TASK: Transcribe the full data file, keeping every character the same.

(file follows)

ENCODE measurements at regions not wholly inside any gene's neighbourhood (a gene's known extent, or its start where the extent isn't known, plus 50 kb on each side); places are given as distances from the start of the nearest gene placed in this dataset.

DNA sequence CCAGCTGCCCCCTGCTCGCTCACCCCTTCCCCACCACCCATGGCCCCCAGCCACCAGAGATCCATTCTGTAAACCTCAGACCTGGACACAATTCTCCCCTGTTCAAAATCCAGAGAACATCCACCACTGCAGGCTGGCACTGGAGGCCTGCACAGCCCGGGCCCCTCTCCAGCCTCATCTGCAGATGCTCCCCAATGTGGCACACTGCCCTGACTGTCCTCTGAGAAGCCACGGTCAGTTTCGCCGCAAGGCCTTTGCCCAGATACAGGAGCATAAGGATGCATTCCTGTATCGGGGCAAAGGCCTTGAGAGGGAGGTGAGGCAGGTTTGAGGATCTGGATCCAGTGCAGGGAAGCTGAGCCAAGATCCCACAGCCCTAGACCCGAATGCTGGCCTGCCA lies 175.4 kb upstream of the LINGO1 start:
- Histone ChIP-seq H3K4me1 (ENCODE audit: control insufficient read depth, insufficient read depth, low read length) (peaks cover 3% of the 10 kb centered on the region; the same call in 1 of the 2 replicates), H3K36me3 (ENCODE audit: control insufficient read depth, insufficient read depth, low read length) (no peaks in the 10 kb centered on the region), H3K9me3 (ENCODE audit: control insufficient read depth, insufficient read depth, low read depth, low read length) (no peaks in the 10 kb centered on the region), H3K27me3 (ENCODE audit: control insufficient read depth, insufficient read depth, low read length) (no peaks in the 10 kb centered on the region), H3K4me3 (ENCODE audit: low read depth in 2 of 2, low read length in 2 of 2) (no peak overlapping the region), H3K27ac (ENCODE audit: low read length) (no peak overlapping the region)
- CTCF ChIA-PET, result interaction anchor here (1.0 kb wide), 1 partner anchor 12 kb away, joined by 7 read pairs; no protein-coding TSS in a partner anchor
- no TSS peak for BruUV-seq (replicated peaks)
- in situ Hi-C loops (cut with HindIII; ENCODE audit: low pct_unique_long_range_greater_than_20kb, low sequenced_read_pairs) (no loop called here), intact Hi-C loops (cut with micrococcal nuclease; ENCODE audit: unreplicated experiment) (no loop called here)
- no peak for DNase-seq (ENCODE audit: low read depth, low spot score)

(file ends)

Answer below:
ENCODE measurements at regions not wholly inside any gene's neighbourhood (a gene's known extent, or its start where the extent isn't known, plus 50 kb on each side); places are given as distances from the start of the nearest gene placed in this dataset.

DNA sequence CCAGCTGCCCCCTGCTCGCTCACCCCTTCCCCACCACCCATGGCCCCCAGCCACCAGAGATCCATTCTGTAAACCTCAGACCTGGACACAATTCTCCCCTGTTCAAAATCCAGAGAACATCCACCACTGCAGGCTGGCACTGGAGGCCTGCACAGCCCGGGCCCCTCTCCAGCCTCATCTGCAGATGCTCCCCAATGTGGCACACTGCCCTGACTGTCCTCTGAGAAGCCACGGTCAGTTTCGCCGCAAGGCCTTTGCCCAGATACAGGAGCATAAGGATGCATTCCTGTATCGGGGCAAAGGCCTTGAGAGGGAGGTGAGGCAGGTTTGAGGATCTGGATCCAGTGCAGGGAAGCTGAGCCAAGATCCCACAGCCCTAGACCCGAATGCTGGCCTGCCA lies 175.4 kb upstream of the LINGO1 start:
- Histone ChIP-seq H3K4me1 (ENCODE audit: control insufficient read depth, insufficient read depth, low read length) (peaks cover 3% of the 10 kb centered on the region; the same call in 1 of the 2 replicates), H3K36me3 (ENCODE audit: control insufficient read depth, insufficient read depth, low read length) (no peaks in the 10 kb centered on the region), H3K9me3 (ENCODE audit: control insufficient read depth, insufficient read depth, low read depth, low read length) (no peaks in the 10 kb centered on the region), H3K27me3 (ENCODE audit: control insufficient read depth, insufficient read depth, low read length) (no peaks in the 10 kb centered on the region), H3K4me3 (ENCODE audit: low read depth in 2 of 2, low read length in 2 of 2) (no peak overlapping the region), H3K27ac (ENCODE audit: low read length) (no peak overlapping the region)
- CTCF ChIA-PET, result interaction anchor here (1.0 kb wide), 1 partner anchor 12 kb away, joined by 7 read pairs; no protein-coding TSS in a partner anchor
- no TSS peak for BruUV-seq (replicated peaks)
- in situ Hi-C loops (cut with HindIII; ENCODE audit: low pct_unique_long_range_greater_than_20kb, low sequenced_read_pairs) (no loop called here), intact Hi-C loops (cut with micrococcal nuclease; ENCODE audit: unreplicated experiment) (no loop called here)
- no peak for DNase-seq (ENCODE audit: low read depth, low spot score)